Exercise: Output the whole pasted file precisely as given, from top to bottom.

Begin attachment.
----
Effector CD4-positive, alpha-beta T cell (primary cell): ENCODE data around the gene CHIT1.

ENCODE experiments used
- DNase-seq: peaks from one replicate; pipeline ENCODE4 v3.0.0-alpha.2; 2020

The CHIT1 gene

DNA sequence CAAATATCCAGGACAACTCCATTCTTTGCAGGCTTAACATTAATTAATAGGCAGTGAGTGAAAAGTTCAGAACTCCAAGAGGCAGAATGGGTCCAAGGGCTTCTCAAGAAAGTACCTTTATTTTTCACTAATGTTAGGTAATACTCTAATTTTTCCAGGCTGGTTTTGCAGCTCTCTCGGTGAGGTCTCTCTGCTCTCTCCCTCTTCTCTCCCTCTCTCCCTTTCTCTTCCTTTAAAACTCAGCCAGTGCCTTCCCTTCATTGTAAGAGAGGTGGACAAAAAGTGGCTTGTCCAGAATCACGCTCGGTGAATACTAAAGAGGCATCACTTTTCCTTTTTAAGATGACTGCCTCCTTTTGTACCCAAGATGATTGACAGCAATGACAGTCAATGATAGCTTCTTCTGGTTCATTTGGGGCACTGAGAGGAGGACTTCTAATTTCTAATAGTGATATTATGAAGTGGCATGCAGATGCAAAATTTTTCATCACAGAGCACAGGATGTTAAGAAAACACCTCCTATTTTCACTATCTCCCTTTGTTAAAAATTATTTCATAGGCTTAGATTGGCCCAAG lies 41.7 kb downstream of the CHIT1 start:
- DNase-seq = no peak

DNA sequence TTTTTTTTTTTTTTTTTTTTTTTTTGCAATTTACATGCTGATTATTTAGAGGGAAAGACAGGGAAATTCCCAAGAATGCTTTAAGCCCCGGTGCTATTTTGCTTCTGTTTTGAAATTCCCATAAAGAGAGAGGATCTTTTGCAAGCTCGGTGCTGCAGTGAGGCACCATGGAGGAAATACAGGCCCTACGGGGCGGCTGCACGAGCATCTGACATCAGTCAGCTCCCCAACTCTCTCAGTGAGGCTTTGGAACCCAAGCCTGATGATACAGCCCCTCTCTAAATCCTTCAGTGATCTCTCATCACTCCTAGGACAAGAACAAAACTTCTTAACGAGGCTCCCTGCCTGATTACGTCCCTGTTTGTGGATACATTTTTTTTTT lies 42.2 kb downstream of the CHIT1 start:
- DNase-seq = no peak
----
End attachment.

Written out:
Effector CD4-positive, alpha-beta T cell (primary cell): ENCODE data around the gene CHIT1.

ENCODE experiments used
- DNase-seq: peaks from one replicate; pipeline ENCODE4 v3.0.0-alpha.2; 2020

The CHIT1 gene

DNA sequence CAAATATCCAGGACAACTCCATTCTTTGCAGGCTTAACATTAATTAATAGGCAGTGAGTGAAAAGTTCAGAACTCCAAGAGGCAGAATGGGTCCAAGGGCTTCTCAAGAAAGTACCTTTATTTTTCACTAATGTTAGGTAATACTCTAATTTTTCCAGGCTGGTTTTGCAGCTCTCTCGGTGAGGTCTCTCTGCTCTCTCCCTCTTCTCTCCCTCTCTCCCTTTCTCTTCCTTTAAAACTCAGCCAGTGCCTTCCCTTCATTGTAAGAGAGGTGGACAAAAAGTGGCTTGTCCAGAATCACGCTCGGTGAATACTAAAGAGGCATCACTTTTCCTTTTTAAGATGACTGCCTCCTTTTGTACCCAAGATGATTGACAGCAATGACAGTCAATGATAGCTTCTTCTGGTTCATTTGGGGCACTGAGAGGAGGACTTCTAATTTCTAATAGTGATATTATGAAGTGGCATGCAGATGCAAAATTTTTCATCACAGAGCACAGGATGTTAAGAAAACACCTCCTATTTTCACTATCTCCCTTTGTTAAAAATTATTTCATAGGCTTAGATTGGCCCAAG lies 41.7 kb downstream of the CHIT1 start:
- DNase-seq = no peak

DNA sequence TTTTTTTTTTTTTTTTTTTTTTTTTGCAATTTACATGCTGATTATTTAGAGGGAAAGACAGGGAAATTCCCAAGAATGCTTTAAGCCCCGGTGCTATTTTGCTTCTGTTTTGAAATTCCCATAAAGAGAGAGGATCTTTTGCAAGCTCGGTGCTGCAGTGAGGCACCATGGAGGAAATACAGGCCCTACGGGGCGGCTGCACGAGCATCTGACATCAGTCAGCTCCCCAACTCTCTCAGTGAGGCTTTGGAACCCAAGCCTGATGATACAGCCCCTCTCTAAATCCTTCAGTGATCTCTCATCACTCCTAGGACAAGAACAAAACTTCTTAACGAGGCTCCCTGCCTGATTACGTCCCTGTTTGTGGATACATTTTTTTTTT lies 42.2 kb downstream of the CHIT1 start:
- DNase-seq = no peak